People all over the world get very excited when wealthy people write books with titles such as “How To Succeed in Business.”
Sometimes those books help people. It's interesting that the books that describe techniques that work well don't concentrate as much on success and money as they do on helping people to develop character. I'm very much in favor of this approach. I believe that people should encourage character development in others, and I seek to do that myself.
I look at career development and success as being metaphorically similar to yoga postures. In both, you listen to instructions, you learn techniques, you practice, and you get rid of attitudes and mindsets that keep you from practicing successfully. You then practice more and more, and eventually you succeed in accomplishing your objectives.
Sense of accomplishment in life is very important. And your sense of accomplishment—what you feel you need to do to be successful—will be different from mine to some degree.
Let's say we're both farmers. I own a small parcel of land and generate enough income from farming to meet the needs of myself and my small family. I'm happy with that, and I consider myself to be successful.
But you might farm on a much larger scale. You might raise 78 types of crops on 1,000 parcels of land. You may have many reasons for wanting to grow your business exponentially. For example, you might want to provide for a very large immediate family and a very large extended family, or you might be seeking to fund large-scale charitable endeavors.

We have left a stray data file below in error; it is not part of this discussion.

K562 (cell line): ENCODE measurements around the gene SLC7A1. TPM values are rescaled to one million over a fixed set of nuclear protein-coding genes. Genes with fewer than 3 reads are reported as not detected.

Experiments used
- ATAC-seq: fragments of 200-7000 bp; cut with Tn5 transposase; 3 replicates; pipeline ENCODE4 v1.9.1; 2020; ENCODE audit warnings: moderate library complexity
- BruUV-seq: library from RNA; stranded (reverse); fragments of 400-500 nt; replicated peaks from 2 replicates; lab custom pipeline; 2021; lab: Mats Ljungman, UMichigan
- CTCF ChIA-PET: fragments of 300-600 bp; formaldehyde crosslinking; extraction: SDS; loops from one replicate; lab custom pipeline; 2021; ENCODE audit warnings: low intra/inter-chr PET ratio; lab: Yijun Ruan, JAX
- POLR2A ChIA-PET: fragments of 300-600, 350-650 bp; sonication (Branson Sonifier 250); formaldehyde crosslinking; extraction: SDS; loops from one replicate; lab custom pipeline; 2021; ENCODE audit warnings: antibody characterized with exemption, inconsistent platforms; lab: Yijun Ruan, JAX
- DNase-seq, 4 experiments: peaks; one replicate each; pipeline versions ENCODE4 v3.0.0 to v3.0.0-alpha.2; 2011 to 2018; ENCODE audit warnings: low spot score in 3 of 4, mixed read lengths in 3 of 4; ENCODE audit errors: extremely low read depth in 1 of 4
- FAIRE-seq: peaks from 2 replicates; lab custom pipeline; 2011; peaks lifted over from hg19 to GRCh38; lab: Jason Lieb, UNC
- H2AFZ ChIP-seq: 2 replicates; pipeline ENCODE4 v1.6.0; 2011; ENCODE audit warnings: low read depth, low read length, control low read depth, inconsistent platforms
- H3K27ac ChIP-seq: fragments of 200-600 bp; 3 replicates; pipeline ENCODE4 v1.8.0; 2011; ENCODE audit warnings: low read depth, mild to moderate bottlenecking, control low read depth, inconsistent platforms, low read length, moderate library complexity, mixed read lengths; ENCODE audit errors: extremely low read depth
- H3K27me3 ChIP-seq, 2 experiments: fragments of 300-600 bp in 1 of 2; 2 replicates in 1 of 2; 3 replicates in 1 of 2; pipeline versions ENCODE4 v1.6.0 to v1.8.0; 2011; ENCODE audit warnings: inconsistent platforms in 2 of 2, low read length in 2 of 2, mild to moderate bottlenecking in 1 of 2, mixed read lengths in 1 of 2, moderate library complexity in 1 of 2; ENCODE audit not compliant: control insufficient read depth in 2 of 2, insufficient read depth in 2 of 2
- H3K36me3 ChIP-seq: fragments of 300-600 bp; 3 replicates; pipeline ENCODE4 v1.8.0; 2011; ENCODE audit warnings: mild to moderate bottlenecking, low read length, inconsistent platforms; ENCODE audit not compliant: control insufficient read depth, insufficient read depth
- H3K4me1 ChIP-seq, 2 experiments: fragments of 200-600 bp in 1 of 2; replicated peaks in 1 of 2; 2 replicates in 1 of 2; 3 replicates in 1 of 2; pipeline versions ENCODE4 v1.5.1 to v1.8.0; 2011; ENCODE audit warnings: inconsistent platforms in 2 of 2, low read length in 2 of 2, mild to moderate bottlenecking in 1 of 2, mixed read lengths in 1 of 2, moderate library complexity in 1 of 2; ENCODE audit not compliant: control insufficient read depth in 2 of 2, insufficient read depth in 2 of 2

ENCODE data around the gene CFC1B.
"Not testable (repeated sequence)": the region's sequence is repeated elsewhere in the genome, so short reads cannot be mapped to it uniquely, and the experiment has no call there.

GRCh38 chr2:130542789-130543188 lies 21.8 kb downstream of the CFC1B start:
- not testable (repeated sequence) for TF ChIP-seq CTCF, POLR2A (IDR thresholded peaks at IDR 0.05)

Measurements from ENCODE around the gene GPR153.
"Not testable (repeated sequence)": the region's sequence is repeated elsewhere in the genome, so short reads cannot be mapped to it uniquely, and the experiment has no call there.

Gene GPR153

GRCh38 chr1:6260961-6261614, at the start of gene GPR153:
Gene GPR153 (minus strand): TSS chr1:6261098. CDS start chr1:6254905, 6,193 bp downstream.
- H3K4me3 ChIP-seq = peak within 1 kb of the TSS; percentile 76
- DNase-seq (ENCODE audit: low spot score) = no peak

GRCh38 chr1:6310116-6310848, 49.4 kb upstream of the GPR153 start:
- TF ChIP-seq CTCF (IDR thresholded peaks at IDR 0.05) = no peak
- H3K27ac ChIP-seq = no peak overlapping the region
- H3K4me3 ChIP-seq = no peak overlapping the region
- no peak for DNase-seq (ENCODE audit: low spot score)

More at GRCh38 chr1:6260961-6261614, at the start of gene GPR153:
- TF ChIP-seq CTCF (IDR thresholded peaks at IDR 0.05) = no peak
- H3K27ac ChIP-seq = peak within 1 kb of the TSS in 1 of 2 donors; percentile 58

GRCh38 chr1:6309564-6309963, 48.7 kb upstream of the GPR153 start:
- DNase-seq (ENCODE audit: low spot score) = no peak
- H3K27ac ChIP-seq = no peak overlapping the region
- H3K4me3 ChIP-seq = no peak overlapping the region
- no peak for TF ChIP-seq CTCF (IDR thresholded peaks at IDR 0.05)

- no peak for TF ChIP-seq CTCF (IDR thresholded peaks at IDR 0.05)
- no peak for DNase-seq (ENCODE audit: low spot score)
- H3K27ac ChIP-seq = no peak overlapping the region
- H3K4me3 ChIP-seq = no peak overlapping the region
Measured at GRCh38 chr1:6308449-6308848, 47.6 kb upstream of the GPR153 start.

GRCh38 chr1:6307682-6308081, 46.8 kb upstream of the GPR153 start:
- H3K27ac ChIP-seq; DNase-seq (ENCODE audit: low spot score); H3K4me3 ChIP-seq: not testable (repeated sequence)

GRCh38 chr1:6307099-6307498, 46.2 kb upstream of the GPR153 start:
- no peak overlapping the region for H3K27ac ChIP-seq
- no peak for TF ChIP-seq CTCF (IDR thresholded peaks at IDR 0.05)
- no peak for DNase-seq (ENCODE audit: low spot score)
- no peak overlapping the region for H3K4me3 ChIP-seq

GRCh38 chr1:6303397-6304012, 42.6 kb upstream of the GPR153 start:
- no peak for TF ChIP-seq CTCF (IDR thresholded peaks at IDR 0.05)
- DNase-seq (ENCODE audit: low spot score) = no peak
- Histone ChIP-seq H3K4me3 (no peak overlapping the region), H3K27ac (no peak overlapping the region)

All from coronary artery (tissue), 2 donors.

In this theoretical example, we are both successful. We have sustenance, and we share our sustenance with our respective communities.
But we can get confused about true success. Even if we have sustenance for ourselves and our loved ones, we may not feel successful. We may not be satisfied or consider ourselves successful unless we get most or all of the things that we want (in addition to the things that we need).
If we think that way, we're on dangerous ground. A view of success that incorporates cravings for things we don't really need is unhealthy. It's usually grounded in subconscious yearnings, misconceptions, faulty upbringing, and self-centeredness.
People should not seek success in a way that moves them away from character development and mental and emotional health and wellness. It causes them to be at war with themselves and oftentimes at war with others—both literally and figuratively.
Do you seek to be successful? If yes, that's great. But take care not to lose yourself in the pursuit of that success.